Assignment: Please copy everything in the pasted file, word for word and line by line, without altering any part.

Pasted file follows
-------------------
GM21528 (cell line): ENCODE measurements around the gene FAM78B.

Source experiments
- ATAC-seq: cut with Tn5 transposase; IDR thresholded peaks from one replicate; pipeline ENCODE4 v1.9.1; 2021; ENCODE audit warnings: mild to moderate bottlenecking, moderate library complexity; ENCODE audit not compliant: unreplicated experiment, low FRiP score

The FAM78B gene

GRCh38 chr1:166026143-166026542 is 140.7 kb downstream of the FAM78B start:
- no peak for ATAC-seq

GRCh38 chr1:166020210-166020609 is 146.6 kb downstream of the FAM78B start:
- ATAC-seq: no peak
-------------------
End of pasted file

GM21528 (cell line): ENCODE measurements around the gene FAM78B.

Source experiments
- ATAC-seq: cut with Tn5 transposase; IDR thresholded peaks from one replicate; pipeline ENCODE4 v1.9.1; 2021; ENCODE audit warnings: mild to moderate bottlenecking, moderate library complexity; ENCODE audit not compliant: unreplicated experiment, low FRiP score

The FAM78B gene

GRCh38 chr1:166026143-166026542 is 140.7 kb downstream of the FAM78B start:
- no peak for ATAC-seq

GRCh38 chr1:166020210-166020609 is 146.6 kb downstream of the FAM78B start:
- ATAC-seq: no peak